DEQ issues $5,365 penalty to Mount Hood Railroad

Fined for violating stormwater permit

The Oregon Department of Environmental Quality has issued a $5,365 civil penalty to Mount Hood Railroad Company for failing to monitor pollutant levels in the rail line’s stormwater — a violation of the company’s stormwater discharge permit.

According to a release from DEQ, Mount Hood Railroad, which is located on Railroad Avenue in Hood River, was specifically fined because the company “failed to collect all the required samples and did not analyze discharge for iron during the 2012-2013 monitoring year.”

Leah Feldon, manager of DEQ’s Office of Compliance and Enforcement, wrote in the notice of civil penalty that Mount Hood Railroad is required to “monitor benchmark pollutants four times per monitoring period” as well as “impairment pollutants two times per monitoring period.” According to the report, Mount Hood Railroad “failed to conduct sampling and analysis for benchmark pollutants on one occasion at two outfalls,” as well as “failed to conduct sampling and analysis for iron on two occasions at two outfalls.”

Esther Westbrook, environmental law specialist for DEQ, reported that many industries in Oregon are required to monitor their property’s stormwater for pollutants that could trickle into and potentially harm nearby waterways. In the case of Mount Hood Railroad, a permit is required due to the rail line’s proximity to the Hood River.

Westbrook said in addition to the standard stormwater benchmark pollutants Mount Hood Railroad’s permit requires it to monitor, the company must also track levels of “impairment pollutants,” which include copper and iron. She added that the Hood River is already considered an “impaired” body of water by the DEQ, explaining that “there are certain pollutants there that are in higher amounts than we’d like to see.”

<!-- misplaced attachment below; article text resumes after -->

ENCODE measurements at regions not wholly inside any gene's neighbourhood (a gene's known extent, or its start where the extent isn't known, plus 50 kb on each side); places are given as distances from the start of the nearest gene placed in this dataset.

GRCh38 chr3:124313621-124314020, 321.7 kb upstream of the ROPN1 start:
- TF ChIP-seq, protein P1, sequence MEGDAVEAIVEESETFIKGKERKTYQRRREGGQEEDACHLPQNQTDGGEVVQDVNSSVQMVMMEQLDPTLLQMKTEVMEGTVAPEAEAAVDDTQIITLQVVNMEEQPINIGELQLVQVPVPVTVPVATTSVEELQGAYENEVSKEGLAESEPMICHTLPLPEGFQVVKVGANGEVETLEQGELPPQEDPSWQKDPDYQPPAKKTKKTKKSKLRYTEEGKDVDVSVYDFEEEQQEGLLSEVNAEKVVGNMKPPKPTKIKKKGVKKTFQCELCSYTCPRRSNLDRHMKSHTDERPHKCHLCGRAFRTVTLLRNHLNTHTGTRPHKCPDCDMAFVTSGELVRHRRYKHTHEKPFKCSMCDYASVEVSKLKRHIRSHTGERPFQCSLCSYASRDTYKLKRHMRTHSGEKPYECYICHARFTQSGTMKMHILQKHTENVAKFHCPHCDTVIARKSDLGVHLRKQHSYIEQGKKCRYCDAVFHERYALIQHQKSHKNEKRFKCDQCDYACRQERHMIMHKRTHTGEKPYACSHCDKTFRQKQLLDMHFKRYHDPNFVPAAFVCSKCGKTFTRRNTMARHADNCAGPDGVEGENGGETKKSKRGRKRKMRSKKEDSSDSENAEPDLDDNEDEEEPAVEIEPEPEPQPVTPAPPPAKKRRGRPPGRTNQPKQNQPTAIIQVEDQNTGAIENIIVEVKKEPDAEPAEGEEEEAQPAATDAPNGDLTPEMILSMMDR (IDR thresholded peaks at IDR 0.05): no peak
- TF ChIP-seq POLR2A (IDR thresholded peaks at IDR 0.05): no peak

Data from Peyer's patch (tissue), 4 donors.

According to Westbrook, industries often contract out their stormwater monitoring — a process which usually consists of extracting water samples and sending them to laboratories for analysis. She said she did not know if this was the case with Mount Hood Railroad, but noted the process often “leaves room for mistakes” and added that “it’s not uncommon” for a company to receive these kinds of penalties.

“In most cases, it’s been my experience that this has been chalked up to human error,” Westbrook said.

This is not the first time Mount Hood Railroad has been penalized by DEQ. According to the agency’s records, Mount Hood Railroad received a notice of civil penalty assessment in March 2010 after “failing to collect monitoring data,” and paid $5,266 in fines.

Ron Kaufman, general manager for Mount Hood Railroad, was asked to comment on the violations. He reported that “the matter is under appeal at this time,” and that he had “no additional comments at this time.”

Westbrook, however, stated the appeal deadline had already passed and that DEQ had not received any appeal filing from Mount Hood Railroad. Kaufman was contacted to confirm this, but had not responded as of press time.

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